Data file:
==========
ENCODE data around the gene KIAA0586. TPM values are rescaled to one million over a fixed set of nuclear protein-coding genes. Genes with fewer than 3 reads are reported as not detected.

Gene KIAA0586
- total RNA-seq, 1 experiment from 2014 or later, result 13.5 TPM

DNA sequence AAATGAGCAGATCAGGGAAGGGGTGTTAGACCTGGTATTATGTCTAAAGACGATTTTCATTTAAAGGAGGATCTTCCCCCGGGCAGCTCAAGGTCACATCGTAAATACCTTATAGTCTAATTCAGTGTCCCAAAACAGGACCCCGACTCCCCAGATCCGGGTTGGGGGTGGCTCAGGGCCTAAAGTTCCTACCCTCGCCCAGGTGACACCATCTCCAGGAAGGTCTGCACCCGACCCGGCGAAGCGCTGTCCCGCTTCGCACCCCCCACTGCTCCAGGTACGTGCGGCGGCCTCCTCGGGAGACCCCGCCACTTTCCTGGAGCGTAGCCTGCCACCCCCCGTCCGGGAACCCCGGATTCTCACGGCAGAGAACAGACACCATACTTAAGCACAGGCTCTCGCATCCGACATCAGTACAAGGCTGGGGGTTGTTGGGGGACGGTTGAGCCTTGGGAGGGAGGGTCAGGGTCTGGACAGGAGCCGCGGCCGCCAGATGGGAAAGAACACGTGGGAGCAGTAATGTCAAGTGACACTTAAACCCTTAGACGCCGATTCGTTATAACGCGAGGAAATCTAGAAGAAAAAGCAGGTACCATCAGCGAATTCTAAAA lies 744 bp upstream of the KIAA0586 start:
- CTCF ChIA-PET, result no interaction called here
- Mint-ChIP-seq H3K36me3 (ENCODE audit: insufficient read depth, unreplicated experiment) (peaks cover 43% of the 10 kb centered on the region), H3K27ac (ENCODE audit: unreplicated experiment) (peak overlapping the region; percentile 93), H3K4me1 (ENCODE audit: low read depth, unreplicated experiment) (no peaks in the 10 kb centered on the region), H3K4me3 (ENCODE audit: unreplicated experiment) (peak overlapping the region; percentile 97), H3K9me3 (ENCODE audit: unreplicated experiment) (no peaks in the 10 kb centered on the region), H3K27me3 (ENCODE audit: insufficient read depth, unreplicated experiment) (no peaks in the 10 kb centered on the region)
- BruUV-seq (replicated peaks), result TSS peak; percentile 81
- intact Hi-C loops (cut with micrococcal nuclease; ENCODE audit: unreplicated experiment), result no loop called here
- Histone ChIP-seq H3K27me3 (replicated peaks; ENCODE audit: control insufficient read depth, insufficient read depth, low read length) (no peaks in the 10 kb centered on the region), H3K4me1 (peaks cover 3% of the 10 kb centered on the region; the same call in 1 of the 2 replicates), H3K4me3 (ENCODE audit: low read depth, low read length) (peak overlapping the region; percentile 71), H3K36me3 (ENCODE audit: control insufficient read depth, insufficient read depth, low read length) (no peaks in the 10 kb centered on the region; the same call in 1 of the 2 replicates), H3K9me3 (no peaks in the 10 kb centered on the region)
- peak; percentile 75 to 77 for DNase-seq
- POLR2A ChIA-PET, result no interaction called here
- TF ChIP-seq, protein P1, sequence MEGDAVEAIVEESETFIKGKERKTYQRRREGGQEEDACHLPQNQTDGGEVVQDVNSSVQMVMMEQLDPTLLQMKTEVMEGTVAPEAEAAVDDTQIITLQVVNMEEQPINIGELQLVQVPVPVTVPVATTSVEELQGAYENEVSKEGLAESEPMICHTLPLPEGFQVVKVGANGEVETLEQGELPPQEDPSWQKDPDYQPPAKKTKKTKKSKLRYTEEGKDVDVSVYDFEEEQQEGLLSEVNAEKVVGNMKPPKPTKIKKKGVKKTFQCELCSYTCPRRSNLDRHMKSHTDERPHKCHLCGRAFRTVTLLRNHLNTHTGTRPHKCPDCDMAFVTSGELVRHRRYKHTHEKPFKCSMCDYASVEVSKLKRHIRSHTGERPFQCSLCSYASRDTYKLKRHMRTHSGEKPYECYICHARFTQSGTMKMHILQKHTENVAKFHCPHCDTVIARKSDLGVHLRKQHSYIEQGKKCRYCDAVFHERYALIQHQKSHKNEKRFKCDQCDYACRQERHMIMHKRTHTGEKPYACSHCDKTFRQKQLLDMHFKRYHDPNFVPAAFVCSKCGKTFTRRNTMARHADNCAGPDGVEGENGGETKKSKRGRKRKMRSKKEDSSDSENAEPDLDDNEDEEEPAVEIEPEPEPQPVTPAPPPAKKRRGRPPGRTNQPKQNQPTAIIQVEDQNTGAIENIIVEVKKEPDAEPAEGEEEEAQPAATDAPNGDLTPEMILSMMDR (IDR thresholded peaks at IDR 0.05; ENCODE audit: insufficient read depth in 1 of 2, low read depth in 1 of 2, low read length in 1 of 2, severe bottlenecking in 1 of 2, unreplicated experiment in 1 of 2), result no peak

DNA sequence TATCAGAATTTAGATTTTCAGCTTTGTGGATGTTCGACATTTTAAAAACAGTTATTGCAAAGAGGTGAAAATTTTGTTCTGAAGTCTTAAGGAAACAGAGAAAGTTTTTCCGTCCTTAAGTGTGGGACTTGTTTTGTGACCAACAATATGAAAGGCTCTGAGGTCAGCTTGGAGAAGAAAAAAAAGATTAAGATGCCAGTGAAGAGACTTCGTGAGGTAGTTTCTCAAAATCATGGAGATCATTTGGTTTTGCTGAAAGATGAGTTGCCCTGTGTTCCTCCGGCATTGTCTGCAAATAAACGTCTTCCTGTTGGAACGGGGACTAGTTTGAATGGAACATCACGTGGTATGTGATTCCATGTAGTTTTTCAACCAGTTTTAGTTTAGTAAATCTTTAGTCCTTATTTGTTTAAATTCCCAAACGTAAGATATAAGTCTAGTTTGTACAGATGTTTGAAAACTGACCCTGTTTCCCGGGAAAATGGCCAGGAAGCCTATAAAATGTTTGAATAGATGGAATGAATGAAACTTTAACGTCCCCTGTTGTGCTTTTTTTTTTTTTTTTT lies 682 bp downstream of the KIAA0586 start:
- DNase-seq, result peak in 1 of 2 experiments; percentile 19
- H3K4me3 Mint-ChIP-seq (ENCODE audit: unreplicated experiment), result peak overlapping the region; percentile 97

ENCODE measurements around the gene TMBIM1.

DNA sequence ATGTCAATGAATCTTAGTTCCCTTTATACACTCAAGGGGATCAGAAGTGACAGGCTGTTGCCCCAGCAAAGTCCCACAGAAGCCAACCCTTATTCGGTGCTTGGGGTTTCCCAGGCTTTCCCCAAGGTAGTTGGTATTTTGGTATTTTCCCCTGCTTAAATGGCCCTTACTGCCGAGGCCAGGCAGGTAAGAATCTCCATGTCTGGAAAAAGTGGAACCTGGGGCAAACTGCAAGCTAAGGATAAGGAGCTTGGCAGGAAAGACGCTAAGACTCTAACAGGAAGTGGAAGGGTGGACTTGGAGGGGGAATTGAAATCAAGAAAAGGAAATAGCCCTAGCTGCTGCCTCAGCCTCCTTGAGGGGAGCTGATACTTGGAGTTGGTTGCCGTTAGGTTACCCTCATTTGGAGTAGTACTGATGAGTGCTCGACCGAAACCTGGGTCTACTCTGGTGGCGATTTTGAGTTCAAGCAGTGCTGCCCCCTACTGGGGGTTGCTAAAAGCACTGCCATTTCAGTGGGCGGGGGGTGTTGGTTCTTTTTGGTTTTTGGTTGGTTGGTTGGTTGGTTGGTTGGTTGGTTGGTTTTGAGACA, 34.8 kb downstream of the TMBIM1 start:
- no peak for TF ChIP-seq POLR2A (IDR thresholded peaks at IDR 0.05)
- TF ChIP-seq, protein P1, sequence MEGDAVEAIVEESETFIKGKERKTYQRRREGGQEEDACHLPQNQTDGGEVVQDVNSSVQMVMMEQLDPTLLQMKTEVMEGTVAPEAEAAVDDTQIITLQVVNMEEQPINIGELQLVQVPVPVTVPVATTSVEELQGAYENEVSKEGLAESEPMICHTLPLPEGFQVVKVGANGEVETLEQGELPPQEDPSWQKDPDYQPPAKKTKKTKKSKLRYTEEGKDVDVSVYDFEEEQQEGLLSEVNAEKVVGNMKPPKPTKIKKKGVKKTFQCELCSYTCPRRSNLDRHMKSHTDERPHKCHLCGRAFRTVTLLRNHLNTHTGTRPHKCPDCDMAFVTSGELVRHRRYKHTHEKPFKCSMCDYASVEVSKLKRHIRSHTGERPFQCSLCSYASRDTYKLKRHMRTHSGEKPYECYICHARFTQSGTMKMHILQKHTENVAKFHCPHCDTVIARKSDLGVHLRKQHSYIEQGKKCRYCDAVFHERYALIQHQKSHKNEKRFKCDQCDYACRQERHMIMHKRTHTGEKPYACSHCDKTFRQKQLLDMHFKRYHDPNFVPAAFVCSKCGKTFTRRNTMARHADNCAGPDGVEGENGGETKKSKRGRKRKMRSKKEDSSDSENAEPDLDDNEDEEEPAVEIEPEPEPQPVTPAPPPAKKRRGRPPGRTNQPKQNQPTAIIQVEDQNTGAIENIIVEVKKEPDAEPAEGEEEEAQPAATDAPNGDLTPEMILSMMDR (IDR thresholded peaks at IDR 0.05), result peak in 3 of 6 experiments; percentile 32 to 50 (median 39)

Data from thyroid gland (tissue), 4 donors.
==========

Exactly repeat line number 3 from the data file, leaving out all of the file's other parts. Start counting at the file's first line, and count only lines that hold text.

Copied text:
- total RNA-seq, 1 experiment from 2014 or later, result 13.5 TPM